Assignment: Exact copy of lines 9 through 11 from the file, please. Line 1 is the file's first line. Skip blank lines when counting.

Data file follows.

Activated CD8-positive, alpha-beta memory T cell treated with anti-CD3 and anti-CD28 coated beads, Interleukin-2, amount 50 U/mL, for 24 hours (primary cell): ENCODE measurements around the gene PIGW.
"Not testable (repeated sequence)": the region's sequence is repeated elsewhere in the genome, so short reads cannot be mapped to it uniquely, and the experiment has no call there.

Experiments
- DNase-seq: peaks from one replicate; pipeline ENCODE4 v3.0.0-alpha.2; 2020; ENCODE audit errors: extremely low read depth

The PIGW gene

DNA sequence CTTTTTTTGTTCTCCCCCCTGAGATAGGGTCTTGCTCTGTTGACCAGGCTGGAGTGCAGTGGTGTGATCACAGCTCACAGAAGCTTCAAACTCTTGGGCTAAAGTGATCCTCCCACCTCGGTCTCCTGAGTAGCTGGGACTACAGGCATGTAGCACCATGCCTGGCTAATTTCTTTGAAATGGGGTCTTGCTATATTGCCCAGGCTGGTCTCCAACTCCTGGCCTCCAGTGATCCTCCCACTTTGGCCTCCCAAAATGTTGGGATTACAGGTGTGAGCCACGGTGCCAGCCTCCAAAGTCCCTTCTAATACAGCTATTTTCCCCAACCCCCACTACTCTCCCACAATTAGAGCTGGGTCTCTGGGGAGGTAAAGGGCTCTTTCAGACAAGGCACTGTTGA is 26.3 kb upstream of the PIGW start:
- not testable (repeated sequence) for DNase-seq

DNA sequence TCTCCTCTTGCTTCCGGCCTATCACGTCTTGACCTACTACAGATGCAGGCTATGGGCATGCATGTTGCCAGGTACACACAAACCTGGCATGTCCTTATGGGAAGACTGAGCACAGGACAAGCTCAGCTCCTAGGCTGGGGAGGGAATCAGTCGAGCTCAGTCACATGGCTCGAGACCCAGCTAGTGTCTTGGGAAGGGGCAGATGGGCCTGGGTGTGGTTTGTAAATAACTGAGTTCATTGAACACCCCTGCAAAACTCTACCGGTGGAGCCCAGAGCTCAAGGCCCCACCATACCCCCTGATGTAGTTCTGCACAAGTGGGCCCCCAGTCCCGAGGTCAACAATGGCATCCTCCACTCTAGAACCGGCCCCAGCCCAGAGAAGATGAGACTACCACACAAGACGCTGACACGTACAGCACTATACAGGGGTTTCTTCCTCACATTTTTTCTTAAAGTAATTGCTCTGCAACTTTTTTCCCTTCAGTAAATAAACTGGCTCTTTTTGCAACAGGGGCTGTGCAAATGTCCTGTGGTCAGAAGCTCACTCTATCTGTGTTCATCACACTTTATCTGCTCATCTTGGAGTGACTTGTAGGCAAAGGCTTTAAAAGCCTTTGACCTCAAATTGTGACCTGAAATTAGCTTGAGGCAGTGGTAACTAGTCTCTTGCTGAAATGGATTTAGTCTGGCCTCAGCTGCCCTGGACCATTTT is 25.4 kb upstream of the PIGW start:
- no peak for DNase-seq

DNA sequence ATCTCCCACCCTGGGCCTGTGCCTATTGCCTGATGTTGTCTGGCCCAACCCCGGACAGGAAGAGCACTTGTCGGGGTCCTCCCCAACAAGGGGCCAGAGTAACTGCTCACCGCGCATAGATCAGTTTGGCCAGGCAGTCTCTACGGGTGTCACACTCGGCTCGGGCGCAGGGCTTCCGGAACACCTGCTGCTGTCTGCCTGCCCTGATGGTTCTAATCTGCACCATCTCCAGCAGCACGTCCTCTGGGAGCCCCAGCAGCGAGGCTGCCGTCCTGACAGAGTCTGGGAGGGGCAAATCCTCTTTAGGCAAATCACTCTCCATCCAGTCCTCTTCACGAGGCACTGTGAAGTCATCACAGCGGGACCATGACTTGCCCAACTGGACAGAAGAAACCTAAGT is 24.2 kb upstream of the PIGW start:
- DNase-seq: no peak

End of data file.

- no peak for DNase-seq

DNA sequence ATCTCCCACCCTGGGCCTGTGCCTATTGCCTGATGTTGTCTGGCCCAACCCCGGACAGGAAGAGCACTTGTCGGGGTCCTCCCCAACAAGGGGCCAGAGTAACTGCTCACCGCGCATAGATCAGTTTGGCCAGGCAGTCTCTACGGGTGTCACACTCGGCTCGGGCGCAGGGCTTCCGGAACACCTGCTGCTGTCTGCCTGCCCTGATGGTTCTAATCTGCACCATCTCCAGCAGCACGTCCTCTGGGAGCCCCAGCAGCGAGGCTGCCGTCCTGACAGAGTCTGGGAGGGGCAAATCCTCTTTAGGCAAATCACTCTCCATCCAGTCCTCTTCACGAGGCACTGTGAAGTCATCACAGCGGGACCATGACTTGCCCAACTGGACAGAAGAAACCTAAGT is 24.2 kb upstream of the PIGW start:
- DNase-seq: no peak